Employee Rights When Employer Goes Bankrupt In Canada

Bankruptcy and Severance Pay: A Guide to Employee Rights in Canada

When a company declares bankruptcy in Canada, it creates a ripple effect that extends to its employees. This article will delve into the intricacies of bankruptcy and severance pay, and what rights employees have when their employer goes bankrupt.

Understanding Bankruptcy

Bankruptcy is a formal legal process governed by the Bankruptcy and Insolvency Act (BIA). When a company files for bankruptcy, its assets are liquidated, and the proceeds are used to pay off its debts (source).

Types of Creditors

In the context of bankruptcy, there are two types of creditors:

  1. Secured creditors: These creditors have a claim over the company’s assets. They are typically lenders who have provided a loan against a specific asset.
  2. Unsecured creditors: These creditors do not have a specific claim over the company’s assets. Employees fall into this category.

Secured creditors are given priority when the liquidation proceeds are distributed, leaving unsecured creditors, including employees, at the bottom of the pecking order.

Employees as Unsecured Creditors

As unsecured creditors, employees are typically last in line to receive any payments from the liquidation proceeds. This includes unpaid wages, severance pay, and other benefits. In many cases, there is little to no money left for unsecured creditors once the secured creditors have been paid.

Claiming Damages

Employees are generally barred from suing their bankrupt employer for wrongful dismissal. Instead, they must file a claim with the bankruptcy trustee, who is responsible for distributing the liquidation proceeds.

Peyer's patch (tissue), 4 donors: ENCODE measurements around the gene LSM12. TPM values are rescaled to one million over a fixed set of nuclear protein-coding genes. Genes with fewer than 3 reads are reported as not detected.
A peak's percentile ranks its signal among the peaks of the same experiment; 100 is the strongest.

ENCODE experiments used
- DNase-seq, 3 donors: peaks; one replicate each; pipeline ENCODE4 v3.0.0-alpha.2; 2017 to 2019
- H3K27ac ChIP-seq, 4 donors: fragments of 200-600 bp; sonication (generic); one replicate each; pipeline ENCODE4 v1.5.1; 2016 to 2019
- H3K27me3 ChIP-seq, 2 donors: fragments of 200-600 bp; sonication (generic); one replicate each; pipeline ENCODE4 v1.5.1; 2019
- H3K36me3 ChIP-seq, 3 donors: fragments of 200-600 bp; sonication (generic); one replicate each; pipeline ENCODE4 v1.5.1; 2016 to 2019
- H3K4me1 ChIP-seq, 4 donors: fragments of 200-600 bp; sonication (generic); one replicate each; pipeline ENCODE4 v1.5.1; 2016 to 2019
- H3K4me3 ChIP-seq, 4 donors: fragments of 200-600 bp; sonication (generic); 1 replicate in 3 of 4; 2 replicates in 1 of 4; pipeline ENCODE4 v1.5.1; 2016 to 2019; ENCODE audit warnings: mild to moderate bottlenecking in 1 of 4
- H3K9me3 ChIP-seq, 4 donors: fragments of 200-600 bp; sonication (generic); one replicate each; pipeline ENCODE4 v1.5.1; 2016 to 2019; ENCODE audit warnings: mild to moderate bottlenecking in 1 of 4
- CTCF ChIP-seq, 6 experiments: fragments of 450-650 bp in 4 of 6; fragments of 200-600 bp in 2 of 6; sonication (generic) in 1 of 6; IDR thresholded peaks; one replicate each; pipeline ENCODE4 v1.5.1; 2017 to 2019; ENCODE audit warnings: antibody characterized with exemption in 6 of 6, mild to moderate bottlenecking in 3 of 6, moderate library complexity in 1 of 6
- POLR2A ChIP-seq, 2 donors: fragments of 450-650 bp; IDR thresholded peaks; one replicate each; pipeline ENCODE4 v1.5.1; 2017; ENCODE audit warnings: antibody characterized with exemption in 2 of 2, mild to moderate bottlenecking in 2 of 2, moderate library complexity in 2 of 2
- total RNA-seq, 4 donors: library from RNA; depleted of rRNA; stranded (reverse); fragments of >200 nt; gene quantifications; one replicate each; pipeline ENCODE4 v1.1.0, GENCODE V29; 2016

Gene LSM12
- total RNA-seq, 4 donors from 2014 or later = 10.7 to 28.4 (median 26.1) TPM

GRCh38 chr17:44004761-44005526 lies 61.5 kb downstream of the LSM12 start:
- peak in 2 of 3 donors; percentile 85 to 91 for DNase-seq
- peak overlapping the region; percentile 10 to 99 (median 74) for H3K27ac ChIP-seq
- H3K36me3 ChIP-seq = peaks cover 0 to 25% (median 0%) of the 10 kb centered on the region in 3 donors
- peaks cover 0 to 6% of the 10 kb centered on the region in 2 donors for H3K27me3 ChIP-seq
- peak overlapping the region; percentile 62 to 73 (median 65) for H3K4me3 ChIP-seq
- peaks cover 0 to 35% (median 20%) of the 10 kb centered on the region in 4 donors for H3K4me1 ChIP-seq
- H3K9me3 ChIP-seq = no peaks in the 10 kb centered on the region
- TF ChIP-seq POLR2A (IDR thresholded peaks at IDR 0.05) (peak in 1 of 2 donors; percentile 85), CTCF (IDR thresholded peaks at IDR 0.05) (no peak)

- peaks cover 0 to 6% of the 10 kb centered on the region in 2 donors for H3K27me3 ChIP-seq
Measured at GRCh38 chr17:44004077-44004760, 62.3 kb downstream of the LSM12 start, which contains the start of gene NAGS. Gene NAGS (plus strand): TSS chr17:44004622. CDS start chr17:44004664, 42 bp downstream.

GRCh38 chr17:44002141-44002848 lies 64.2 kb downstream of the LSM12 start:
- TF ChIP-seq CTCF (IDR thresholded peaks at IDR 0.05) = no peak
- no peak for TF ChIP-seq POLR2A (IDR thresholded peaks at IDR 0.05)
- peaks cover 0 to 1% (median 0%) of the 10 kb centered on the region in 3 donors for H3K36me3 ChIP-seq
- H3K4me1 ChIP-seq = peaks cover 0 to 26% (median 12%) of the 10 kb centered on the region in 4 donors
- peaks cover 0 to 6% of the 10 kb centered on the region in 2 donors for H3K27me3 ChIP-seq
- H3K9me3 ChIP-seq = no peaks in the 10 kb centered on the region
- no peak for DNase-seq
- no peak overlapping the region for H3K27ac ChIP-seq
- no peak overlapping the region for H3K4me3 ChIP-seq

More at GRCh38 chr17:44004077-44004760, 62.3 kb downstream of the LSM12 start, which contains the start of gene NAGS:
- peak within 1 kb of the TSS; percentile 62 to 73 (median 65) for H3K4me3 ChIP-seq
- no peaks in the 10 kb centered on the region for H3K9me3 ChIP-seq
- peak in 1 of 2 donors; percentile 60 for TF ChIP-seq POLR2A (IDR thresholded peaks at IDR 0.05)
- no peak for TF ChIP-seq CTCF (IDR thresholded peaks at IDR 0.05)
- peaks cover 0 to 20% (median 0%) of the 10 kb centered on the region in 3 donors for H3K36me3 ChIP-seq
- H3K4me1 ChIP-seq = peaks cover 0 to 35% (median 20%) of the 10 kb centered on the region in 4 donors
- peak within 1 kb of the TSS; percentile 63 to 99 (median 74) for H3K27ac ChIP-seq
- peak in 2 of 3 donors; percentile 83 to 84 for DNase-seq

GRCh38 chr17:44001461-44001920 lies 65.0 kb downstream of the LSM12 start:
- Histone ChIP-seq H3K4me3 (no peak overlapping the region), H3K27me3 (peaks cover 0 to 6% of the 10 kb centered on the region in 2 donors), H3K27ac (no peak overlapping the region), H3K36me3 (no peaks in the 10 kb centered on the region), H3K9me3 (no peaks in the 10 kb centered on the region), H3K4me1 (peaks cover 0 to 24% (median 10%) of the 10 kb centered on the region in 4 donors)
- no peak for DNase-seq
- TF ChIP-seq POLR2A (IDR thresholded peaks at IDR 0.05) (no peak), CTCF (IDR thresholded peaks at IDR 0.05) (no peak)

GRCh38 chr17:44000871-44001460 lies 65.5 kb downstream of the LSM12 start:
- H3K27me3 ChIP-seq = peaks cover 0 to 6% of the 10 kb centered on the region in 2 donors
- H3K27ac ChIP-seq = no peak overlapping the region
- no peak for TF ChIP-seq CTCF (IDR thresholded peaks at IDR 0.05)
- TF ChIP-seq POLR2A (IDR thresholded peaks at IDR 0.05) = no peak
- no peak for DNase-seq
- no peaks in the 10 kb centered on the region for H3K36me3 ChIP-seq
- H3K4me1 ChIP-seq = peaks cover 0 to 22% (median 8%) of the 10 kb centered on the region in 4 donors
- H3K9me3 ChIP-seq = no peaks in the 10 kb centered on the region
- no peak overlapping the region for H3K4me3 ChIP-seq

The BIA does provide some protection for employees by converting a portion of their unpaid wages into a secured debt, up to a maximum of $2,000 (source).

Wage Earner Protection Program (WEPP)

The Canadian government has implemented a program known as the Wage Earner Protection Program (WEPP) to help employees of bankrupt companies. The WEPP provides payments to employees for unpaid wages, severance pay, and other benefits, up to a certain limit (source).

Legal Challenges

While it is technically possible for employees to sue the directors of a bankrupt company for unpaid wages, this is often a complex and challenging process. There are numerous legal issues involved, and it is recommended that employees seek legal advice before pursuing this route (source 1, source 2).

Conclusion

Bankruptcy can be a difficult and confusing time for employees. Not only do they face the loss of their job, but they may also struggle to recover unpaid wages, severance pay, and other benefits. However, by understanding their rights and the resources available to them, employees can navigate this challenging situation more effectively.

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